In this case, the appellee sought a venue transfer based on forum non conveniens, arguing the current venue was inconvenient for its key witness and that the venue should be transferred in the interest of justice to avoid imposing jury duty on an uninvolved community. The appellee’s motion to transfer was unsworn; it presented no evidence by way of affidavits, deposition, or live testimony at the hearing; and it did not file any pre-hearing affidavits or sworn evidence in support of its motion. In contrast, the appellant filed an affidavit opposing the motion to transfer and explaining its witnesses would not be inconvenienced by the litigation remaining in its current venue.

At issue in this appeal was whether the trial court abused its discretion by granting the appellee’s motion to transfer venue. The Fifth District concluded that it did. The Fifth Districted reasoned that absent evidence showing that a witness would be inconvenienced by the venue remaining in its current location or how the interest of justice would otherwise be served by a venue transfer, it is an abuse of discretion to transfer venue based on forum non conveniens. In summary, the Fifth District reversed the other transferring venue because the appellant failed to meet its burden to establish the basis to transfer venue based on forum non convenient.


Trees as Part of Realty

Kim v. Galasso, No. 2D20-3313 (Fla. 2nd DCA August 3, 2022)

The Fourth District concluded that the trial court properly entered summary judgment based on a ruling that trees planted on land were part of the real estate.

The Bullet Point: As a general rule, trees planted in the land are considered part of the realty. Any contract taking the trees out of that general rule must clearly show the parties intended the trees to be personal property and must satisfy the statute of frauds.

In this case, the parties disputed ownership of over $1 million worth of palm trees that were planted on land. The trees at issue were planted on the property in late 2004 or early 2005 by the appellant, and the trees continued growing there in 2011 when the property was sold to the appellees. The appellees claimed the trees were part of the real estate and that they took ownership of the trees as a result of the land purchase. The appellant claimed he was the owner of the trees, and the trees were intended to be excluded from the realty as personal property. However, the only written document memorializing that intention was created in 2011, after the trees were planted, and it did not contain two witness signatures.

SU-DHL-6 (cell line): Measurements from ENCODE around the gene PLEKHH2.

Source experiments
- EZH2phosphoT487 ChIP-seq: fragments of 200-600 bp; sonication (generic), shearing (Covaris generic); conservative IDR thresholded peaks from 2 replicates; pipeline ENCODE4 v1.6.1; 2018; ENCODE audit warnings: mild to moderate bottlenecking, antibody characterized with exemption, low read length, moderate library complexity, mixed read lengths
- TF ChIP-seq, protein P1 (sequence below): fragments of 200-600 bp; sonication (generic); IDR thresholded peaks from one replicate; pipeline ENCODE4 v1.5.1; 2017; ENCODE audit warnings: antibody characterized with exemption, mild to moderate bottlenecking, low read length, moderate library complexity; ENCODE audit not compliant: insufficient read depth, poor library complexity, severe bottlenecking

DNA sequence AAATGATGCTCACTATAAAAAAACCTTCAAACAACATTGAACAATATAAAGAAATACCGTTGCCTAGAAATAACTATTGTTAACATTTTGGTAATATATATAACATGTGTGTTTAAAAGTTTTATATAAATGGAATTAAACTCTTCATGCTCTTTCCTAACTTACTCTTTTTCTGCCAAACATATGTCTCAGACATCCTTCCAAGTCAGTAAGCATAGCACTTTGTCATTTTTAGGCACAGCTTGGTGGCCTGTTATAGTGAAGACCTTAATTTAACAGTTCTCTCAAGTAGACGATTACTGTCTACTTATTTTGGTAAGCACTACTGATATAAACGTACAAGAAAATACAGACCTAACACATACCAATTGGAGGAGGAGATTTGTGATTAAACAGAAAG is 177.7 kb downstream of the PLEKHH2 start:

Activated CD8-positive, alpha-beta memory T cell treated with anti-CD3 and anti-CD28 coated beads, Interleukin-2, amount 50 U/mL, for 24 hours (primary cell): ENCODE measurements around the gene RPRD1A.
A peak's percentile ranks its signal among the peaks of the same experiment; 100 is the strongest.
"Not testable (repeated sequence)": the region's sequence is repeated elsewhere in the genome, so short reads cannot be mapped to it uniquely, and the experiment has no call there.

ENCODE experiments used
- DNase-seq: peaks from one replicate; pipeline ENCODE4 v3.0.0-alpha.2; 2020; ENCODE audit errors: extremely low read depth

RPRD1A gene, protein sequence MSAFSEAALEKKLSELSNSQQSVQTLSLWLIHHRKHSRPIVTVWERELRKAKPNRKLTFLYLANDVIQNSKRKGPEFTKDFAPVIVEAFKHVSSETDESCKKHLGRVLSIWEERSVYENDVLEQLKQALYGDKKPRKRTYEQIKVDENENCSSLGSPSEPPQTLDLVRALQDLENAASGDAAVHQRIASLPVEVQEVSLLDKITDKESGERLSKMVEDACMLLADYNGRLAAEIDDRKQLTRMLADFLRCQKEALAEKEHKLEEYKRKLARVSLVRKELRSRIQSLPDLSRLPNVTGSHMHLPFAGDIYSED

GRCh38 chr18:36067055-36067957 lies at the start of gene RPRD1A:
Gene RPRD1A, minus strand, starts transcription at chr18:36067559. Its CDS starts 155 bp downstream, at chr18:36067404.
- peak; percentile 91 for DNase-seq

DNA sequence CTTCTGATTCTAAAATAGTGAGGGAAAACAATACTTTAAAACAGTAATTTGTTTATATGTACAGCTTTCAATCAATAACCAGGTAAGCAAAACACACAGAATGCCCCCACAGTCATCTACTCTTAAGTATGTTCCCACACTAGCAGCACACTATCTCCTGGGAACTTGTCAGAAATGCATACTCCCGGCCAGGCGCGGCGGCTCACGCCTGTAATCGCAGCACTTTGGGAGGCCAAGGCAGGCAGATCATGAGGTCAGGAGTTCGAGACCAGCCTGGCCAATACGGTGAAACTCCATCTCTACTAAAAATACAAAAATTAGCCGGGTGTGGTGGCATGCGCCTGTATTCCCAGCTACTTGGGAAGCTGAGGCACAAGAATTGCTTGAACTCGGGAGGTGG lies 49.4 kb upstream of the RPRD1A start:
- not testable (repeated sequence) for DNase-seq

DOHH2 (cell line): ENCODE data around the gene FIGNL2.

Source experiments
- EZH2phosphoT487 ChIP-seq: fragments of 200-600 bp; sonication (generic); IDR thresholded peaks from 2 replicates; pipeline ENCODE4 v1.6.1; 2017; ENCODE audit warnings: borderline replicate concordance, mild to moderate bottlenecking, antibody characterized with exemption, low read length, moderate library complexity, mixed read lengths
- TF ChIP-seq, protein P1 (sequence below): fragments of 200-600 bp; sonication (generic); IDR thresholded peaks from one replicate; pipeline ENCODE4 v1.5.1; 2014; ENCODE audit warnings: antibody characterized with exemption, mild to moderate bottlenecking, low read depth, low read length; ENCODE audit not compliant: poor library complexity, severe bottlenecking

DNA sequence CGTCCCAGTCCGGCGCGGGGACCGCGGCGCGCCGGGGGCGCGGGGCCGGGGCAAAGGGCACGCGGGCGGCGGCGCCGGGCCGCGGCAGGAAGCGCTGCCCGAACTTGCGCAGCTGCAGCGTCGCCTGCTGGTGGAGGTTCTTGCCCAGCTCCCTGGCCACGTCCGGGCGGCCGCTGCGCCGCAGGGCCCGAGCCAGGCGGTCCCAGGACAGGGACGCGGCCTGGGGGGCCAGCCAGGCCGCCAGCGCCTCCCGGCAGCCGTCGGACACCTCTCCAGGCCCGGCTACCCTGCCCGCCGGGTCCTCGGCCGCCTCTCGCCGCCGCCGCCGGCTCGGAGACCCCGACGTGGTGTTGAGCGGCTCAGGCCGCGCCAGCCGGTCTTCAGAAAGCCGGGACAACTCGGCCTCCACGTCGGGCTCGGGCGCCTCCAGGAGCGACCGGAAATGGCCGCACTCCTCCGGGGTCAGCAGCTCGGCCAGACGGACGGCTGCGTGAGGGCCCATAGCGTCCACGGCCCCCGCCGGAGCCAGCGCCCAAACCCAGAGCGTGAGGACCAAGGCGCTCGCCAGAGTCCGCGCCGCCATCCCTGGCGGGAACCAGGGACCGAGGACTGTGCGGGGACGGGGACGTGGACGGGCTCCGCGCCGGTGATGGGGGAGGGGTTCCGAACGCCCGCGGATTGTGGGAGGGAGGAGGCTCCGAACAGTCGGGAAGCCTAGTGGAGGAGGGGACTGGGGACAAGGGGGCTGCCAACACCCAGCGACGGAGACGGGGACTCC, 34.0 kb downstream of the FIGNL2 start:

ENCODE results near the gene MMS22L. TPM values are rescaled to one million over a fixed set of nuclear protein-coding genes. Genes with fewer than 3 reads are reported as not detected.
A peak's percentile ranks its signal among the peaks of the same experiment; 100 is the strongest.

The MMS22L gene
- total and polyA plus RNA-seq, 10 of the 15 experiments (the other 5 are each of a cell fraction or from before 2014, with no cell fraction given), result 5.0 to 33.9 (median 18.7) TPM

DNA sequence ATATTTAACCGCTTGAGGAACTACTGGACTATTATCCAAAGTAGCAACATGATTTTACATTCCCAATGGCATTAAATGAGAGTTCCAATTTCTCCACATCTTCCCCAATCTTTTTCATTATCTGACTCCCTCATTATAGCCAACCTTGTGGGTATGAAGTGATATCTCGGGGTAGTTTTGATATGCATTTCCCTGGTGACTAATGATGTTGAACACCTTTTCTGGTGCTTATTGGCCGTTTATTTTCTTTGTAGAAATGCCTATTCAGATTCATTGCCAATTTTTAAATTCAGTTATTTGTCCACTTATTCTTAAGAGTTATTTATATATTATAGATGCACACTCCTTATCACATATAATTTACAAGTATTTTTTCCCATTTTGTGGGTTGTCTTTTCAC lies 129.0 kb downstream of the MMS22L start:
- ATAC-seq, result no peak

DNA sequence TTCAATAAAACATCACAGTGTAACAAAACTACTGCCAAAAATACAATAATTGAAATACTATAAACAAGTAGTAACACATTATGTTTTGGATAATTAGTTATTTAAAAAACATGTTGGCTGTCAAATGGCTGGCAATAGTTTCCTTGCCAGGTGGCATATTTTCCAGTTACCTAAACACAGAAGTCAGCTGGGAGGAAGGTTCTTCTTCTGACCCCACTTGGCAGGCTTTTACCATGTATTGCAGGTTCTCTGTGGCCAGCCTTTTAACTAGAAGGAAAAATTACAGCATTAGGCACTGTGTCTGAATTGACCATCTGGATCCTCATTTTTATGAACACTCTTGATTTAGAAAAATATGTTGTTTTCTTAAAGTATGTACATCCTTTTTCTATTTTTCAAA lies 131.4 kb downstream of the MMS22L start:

At issue in this appeal was whether the trial court erred in granting summary judgment in favor of the appellees. The Fourth District concluded it did not. The Fourth District reasoned that the trees were part of the realty, and the only contract memorializing the agreement that the trees were intended as personal property did not satisfy the statute of frauds because it did not contain two witness signatures. Therefore, it was not legally sufficient to grant ownership of the trees. Accordingly, the Fourth District affirmed the entry of summary judgment.

DISCLAIMER: Because of the generality of this update, the information provided herein may not be applicable in all situations and should not be acted upon without specific legal advice based on particular situations.